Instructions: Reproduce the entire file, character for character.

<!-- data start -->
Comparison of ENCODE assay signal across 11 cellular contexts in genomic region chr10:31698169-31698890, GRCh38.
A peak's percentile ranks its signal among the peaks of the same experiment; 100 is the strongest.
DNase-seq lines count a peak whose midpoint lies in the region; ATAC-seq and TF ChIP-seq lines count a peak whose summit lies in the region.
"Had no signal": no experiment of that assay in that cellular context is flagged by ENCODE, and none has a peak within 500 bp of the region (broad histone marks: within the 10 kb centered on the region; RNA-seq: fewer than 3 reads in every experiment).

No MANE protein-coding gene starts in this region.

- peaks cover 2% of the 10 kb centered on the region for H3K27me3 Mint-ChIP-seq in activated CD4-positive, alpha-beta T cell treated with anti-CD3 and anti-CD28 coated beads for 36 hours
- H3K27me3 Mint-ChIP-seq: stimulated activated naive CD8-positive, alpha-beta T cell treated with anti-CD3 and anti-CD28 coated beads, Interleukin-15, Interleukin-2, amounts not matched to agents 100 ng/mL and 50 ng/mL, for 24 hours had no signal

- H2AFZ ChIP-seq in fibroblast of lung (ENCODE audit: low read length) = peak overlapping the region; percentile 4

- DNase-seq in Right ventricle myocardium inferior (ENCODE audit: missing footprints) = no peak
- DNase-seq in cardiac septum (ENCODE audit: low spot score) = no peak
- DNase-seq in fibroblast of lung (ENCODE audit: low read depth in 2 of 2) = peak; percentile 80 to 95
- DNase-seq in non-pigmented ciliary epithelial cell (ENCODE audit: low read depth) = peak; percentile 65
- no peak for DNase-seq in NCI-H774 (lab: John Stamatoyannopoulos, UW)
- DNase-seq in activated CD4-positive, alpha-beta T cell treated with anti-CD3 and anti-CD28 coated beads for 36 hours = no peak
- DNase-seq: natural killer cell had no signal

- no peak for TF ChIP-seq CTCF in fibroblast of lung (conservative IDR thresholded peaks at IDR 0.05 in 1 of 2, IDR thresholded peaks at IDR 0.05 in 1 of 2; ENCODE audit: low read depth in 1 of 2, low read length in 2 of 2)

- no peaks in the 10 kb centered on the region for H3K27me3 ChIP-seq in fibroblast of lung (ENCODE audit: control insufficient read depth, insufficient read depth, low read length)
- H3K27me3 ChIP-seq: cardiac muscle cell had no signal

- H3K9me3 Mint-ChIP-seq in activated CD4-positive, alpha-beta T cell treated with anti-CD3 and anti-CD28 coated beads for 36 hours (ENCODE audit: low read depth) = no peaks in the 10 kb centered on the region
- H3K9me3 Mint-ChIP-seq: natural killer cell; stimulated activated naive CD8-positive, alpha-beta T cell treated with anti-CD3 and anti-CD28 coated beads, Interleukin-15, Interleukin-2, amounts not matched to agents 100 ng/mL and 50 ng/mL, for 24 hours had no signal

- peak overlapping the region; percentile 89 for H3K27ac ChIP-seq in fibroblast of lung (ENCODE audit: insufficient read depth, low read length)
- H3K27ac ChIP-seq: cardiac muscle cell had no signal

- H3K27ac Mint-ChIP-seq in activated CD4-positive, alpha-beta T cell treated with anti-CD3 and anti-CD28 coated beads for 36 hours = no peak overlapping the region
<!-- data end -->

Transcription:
Comparison of ENCODE assay signal across 11 cellular contexts in genomic region chr10:31698169-31698890, GRCh38.
A peak's percentile ranks its signal among the peaks of the same experiment; 100 is the strongest.
DNase-seq lines count a peak whose midpoint lies in the region; ATAC-seq and TF ChIP-seq lines count a peak whose summit lies in the region.
"Had no signal": no experiment of that assay in that cellular context is flagged by ENCODE, and none has a peak within 500 bp of the region (broad histone marks: within the 10 kb centered on the region; RNA-seq: fewer than 3 reads in every experiment).

No MANE protein-coding gene starts in this region.

- peaks cover 2% of the 10 kb centered on the region for H3K27me3 Mint-ChIP-seq in activated CD4-positive, alpha-beta T cell treated with anti-CD3 and anti-CD28 coated beads for 36 hours
- H3K27me3 Mint-ChIP-seq: stimulated activated naive CD8-positive, alpha-beta T cell treated with anti-CD3 and anti-CD28 coated beads, Interleukin-15, Interleukin-2, amounts not matched to agents 100 ng/mL and 50 ng/mL, for 24 hours had no signal

- H2AFZ ChIP-seq in fibroblast of lung (ENCODE audit: low read length) = peak overlapping the region; percentile 4

- DNase-seq in Right ventricle myocardium inferior (ENCODE audit: missing footprints) = no peak
- DNase-seq in cardiac septum (ENCODE audit: low spot score) = no peak
- DNase-seq in fibroblast of lung (ENCODE audit: low read depth in 2 of 2) = peak; percentile 80 to 95
- DNase-seq in non-pigmented ciliary epithelial cell (ENCODE audit: low read depth) = peak; percentile 65
- no peak for DNase-seq in NCI-H774 (lab: John Stamatoyannopoulos, UW)
- DNase-seq in activated CD4-positive, alpha-beta T cell treated with anti-CD3 and anti-CD28 coated beads for 36 hours = no peak
- DNase-seq: natural killer cell had no signal

- no peak for TF ChIP-seq CTCF in fibroblast of lung (conservative IDR thresholded peaks at IDR 0.05 in 1 of 2, IDR thresholded peaks at IDR 0.05 in 1 of 2; ENCODE audit: low read depth in 1 of 2, low read length in 2 of 2)

- no peaks in the 10 kb centered on the region for H3K27me3 ChIP-seq in fibroblast of lung (ENCODE audit: control insufficient read depth, insufficient read depth, low read length)
- H3K27me3 ChIP-seq: cardiac muscle cell had no signal

- H3K9me3 Mint-ChIP-seq in activated CD4-positive, alpha-beta T cell treated with anti-CD3 and anti-CD28 coated beads for 36 hours (ENCODE audit: low read depth) = no peaks in the 10 kb centered on the region
- H3K9me3 Mint-ChIP-seq: natural killer cell; stimulated activated naive CD8-positive, alpha-beta T cell treated with anti-CD3 and anti-CD28 coated beads, Interleukin-15, Interleukin-2, amounts not matched to agents 100 ng/mL and 50 ng/mL, for 24 hours had no signal

- peak overlapping the region; percentile 89 for H3K27ac ChIP-seq in fibroblast of lung (ENCODE audit: insufficient read depth, low read length)
- H3K27ac ChIP-seq: cardiac muscle cell had no signal

- H3K27ac Mint-ChIP-seq in activated CD4-positive, alpha-beta T cell treated with anti-CD3 and anti-CD28 coated beads for 36 hours = no peak overlapping the region